Marta Nieckarz

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Antibiotic resistance determinants are frequently associated with plasmids and other mobile genetic elements, which simplifies their horizontal transmission. Several groups of plasmids (including replicons of the IncL/M incompatibility group) were found to play an important role in the dissemination of resistance genes encoding β-lactamases. The IncL/M(More)
In recent years, glacial surfaces have received much attention as microbial habitats of diverse photoautotrophic and heterotrophic cells. Supraglacial ecosystems are annually covered and uncovered by snow. The aim of this study is to investigate the microbial community response to changing environmental conditions in a transect following the receding snow(More)
Enteropathogenic Yersinia enterocolitica is able to grow within or outside the mammalian host. Previous transcriptomic studies have indicated that the regulator OmpR plays a role in the expression of hundreds of genes in enterobacteria. Here, we have examined the impact of OmpR on the production of Y. enterocolitica membrane proteins upon changes in(More)
Pseudomonas sp. GLE121 (a psychrophilic Antarctic strain) carries three plasmids: pGLE121P1 (6899 bp), pGLE121P2 (8330 bp) and pGLE121P3 (39,583 bp). Plasmids pGLE121P1 and pGLE121P2 show significant sequence similarity to members of the IncP-9 and IncP-7 incompatibility groups, respectively, while the largest replicon, pGLE121P3, is highly related to(More)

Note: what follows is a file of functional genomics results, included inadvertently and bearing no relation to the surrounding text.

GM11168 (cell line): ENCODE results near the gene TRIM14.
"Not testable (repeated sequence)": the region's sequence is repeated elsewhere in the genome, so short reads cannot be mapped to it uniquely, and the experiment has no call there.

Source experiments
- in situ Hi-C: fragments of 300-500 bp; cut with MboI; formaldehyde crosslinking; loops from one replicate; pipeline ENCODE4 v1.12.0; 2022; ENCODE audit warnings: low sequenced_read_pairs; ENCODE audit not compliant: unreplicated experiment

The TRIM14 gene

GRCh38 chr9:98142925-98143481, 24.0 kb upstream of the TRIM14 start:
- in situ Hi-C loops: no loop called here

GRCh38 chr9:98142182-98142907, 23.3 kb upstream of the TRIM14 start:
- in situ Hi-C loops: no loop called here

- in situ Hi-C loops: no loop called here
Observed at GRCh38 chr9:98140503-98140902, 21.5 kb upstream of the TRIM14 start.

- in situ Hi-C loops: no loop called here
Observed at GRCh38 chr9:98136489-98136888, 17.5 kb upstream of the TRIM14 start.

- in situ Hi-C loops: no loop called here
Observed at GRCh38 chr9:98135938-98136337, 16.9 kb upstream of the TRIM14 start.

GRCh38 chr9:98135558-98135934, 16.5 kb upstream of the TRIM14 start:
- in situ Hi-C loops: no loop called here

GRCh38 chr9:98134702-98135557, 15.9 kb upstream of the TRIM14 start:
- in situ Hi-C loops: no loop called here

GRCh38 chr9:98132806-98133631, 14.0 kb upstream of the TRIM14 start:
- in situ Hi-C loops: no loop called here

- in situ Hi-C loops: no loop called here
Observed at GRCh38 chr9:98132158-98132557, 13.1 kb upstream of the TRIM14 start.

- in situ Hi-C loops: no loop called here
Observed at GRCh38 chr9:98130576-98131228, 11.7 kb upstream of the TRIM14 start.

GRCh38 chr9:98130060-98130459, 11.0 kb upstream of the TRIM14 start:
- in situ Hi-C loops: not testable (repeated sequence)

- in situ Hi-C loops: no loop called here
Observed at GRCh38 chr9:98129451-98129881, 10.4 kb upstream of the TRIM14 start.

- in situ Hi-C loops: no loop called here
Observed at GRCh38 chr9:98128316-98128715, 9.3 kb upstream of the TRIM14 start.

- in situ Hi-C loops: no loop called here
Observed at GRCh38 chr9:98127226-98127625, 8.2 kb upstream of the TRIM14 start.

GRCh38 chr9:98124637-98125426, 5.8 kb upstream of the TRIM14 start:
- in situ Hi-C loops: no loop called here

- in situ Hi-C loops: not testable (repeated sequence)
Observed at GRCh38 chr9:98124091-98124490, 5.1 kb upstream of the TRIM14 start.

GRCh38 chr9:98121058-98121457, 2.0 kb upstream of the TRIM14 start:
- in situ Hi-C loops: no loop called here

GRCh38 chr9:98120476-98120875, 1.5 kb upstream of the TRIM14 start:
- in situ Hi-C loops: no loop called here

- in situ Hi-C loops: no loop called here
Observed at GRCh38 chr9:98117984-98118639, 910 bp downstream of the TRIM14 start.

OmpR is a transcriptional regulator implicated in the control of various cellular processes and functions in Enterobacteriaceae. This study was undertaken to identify genes comprising the OmpR regulon in the human gastrointestinal pathogen Yersinia enterocolitica. Derivatives of an ompR-negative strain with random transposon insertions creating(More)
1. New ways to combat pathogenic bacteria – bacteriophage lytic enzymes as an alternative to antibiotic therapy 2. From sewage-treatment plants to phage therapy: step-by-step phage analysis and application Piotr Golec 3. Staphylococcal Twort-like phages encode a homolog of bacterial virulence determinants. Can we use these phages for therapeutic purposes?
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